Steve Puttick, University of Oxford, Department of Education, UK
Written lesson observation feedback is a significant and shared aspect of school/university collaboration across diverse programmes and initial teacher education (ITE) partnerships internationally. This article explores written lesson observation feedback during ITE by briefly reviewing this emerging body of work and reporting on a recent empirical study. In this study of the written lesson observation feedback given to beginning teachers, we analysed over 500 lessons across a one-year ITE programme, focusing on how this feedback constructs ideas about what counts as ‘good teaching’.
Written lesson observation feedback
There is limited existing research on written lesson observation, but the written feedback analysed in previous research highlights an issue with genericism, in that the subject or curriculum content being taught is rarely explicit and the comments might apply to teachers of any subject. In one example from geography ITE, Roberts (2010, p. 112) describes being ‘struck… [by] the large amount of attention given to generic matters and the very limited feedback on the actual geography’. Similarly, in Soares and Lock’s (2007) research, only three per cent of physics mentors gave subject-specific feedback (at least as perceived by beginning teachers), a figure that increased to 95 per cent after additional subject-specific mentoring training and tight constraints around what mentors were allowed to include in their observation feedback (including banning generic areas of feedback such as classroom management!). The larger body of literature on verbal post-lesson conversations is similarly critical, suggesting that they are ‘often superficial and centred on classroom management and procedures rather than learning or socio-political considerations’ (Land, 2018, p. 494). Asking how the subject (knowledge/curriculum) might be ‘made visible’ through lesson observation feedback has been explored recently by Healy et al. (2020), who argue that mentors’ subject expertise is key, particularly for moving beyond simplistic binaries of knowing/not knowing subject knowledge and into richer discussions about the fascinating and intellectually challenging task of introducing young people to the riches of subject and disciplinary traditions.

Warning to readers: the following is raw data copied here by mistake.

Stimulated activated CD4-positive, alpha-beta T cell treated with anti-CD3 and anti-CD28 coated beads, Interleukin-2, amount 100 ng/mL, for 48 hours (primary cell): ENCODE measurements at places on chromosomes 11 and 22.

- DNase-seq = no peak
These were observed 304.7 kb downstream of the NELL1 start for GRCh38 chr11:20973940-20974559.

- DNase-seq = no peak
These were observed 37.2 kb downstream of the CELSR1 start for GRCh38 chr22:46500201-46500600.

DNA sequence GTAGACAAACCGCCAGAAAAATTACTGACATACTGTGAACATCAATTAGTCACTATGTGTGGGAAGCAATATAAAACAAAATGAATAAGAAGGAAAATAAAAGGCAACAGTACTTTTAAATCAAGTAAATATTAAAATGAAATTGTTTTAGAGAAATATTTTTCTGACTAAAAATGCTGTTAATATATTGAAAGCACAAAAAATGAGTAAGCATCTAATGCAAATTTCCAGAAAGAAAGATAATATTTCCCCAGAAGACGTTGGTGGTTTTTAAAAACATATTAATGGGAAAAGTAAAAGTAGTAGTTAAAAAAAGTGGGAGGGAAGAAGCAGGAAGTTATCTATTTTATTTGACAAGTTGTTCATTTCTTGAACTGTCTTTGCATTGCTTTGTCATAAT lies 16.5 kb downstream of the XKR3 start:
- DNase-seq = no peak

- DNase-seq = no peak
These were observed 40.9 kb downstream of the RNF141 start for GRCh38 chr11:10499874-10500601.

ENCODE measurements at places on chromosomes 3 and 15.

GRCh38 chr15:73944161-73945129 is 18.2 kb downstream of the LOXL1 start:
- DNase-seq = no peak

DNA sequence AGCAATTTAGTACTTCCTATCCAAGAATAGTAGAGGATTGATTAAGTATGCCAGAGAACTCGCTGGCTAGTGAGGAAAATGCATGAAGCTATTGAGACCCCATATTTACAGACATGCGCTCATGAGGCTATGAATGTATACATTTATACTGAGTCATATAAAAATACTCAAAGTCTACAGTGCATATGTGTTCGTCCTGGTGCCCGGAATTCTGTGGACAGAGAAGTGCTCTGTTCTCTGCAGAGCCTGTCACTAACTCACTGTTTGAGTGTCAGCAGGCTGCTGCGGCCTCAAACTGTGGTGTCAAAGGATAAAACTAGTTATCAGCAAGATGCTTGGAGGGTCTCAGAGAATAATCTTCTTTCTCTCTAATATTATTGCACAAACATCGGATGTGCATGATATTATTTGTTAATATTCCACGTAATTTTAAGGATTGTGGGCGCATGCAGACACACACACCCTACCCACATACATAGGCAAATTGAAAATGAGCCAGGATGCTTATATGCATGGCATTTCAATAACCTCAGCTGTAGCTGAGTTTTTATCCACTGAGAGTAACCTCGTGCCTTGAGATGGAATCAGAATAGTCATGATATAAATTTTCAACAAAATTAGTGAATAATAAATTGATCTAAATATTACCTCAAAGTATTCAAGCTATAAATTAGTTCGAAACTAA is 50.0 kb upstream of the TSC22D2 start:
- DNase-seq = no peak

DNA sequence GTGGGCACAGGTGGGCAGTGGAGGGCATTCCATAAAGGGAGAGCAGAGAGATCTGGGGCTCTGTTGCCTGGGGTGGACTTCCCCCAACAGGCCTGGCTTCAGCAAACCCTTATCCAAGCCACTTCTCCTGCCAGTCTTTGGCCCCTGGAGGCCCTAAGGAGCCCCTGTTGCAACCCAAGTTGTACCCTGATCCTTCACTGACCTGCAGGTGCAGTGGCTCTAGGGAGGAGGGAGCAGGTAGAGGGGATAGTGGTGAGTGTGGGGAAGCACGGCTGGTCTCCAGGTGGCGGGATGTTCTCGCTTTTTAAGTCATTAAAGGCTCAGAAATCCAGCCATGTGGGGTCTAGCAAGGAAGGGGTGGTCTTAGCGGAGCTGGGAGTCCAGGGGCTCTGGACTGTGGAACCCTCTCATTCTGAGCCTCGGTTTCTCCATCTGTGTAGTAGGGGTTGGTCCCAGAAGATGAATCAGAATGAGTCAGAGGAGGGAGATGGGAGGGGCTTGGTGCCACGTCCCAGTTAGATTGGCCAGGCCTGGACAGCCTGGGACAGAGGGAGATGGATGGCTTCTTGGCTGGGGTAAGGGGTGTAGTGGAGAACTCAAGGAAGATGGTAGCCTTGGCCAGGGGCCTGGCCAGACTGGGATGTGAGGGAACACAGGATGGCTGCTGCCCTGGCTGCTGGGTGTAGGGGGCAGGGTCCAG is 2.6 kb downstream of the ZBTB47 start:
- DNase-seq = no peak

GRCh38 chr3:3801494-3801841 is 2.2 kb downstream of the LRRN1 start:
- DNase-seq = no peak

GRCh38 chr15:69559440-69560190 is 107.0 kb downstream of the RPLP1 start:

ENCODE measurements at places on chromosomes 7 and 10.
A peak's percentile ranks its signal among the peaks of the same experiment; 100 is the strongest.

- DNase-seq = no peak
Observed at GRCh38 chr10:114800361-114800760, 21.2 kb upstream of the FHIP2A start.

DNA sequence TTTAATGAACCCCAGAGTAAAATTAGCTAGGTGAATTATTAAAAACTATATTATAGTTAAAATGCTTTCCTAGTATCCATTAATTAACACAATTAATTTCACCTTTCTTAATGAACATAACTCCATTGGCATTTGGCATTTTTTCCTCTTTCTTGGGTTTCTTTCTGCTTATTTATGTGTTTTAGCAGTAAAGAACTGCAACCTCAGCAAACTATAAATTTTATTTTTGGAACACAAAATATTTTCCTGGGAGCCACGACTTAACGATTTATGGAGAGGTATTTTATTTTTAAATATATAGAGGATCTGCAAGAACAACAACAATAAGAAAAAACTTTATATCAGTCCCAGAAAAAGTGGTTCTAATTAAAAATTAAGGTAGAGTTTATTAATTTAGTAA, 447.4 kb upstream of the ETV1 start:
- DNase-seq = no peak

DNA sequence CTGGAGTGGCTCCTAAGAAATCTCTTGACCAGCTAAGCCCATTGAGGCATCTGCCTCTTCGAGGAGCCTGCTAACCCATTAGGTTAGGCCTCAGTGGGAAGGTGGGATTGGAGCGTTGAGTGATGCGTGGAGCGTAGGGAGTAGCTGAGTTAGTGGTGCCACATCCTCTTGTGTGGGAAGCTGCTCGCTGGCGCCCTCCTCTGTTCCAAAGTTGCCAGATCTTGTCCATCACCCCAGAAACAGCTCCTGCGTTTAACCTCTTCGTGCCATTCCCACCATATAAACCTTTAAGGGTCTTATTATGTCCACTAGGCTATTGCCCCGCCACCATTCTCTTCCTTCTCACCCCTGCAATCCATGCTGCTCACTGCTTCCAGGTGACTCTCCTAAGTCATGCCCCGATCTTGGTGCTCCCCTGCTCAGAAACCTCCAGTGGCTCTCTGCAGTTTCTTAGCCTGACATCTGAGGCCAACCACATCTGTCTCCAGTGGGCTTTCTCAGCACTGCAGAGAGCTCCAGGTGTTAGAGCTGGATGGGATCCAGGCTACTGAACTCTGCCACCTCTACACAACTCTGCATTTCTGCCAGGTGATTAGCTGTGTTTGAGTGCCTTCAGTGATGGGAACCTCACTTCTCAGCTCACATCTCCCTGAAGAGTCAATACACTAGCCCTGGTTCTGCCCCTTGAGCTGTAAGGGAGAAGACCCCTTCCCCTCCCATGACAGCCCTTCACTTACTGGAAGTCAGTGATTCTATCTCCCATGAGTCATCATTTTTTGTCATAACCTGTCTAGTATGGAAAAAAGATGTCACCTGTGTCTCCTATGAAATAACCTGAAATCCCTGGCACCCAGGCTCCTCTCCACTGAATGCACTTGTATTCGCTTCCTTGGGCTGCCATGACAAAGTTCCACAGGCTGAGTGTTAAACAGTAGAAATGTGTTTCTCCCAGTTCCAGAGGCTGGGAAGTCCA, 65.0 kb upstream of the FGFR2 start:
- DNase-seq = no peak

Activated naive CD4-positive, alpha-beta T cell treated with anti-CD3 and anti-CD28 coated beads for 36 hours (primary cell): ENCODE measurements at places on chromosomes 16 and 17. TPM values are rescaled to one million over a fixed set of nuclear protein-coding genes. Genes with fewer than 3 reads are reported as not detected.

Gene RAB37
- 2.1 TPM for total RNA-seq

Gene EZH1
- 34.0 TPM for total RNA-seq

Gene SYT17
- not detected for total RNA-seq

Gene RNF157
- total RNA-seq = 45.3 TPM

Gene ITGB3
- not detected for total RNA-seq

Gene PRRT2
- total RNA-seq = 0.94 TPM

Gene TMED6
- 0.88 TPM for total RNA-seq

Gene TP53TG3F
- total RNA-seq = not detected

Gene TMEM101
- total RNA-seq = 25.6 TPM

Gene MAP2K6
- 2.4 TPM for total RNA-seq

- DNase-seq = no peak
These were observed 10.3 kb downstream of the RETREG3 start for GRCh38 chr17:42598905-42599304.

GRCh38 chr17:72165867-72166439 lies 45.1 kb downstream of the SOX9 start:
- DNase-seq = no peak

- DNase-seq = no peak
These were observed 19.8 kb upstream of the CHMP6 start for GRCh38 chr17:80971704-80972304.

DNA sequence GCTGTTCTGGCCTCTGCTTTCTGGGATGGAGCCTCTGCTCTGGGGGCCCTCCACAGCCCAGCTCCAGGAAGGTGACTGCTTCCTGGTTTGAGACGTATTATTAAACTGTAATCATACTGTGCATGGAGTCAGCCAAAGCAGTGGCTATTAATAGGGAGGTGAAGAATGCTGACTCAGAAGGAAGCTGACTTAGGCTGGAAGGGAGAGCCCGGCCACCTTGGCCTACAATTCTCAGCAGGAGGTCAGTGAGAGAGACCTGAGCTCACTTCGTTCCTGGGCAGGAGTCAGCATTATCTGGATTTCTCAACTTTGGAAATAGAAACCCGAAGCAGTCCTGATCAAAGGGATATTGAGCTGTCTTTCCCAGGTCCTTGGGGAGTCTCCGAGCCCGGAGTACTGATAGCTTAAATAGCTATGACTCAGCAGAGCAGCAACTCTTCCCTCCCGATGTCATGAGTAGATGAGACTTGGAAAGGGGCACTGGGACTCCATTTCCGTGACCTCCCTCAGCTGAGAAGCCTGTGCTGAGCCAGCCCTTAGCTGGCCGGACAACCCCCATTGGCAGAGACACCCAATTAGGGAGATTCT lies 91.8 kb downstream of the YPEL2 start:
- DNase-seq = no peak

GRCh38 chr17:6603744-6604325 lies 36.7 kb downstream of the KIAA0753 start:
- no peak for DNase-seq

Our research is based on an assumption that one result of feedback (whether intended or not) is to ‘construct’ ideas about what teaching is, helping beginning teachers to understand not only how to teach a particular concept or a specific student better, but also more about the nature of teaching itself. In Winch et al.’s (2015) account, this includes (or should include) developing the capacity to critically explore a wide range of different types of evidence. The ability to consider different knowledge is particularly important when considered against the conclusions from previous research, which cast some doubt on observers’ agreement and ability to recognise ‘effective teaching’. In Hudson’s (2016) small-scale example, mentors observing the same videoed lesson ended with around half criticising the teacher’s instructions for being too complex and the other half praising these same instructions for their clarity. The experiments conducted by Strong et al. (2011) found greater levels of agreement, but respond to their guiding question ‘Do we know a successful teacher when we see one?’ with a resounding ‘no’: ‘judges, no matter how experienced, are unable to identify successful teachers’ (p. 367). This finding leads us to question the certainty with which observation feedback is often framed.
To explore different ideas about what counts as ‘good teaching’, our research (Puttick and Wynn, 2020; Puttick and Warren-Lee, 2020) drew on Winch et al.’s (2015) distinction between teaching as:
- Craft: Teaching is learnt through practical experience, from experienced teachers with expert local knowledge
- Technician: Teaching involves remembering, practising and implementing maxims about ‘what works’ in the classroom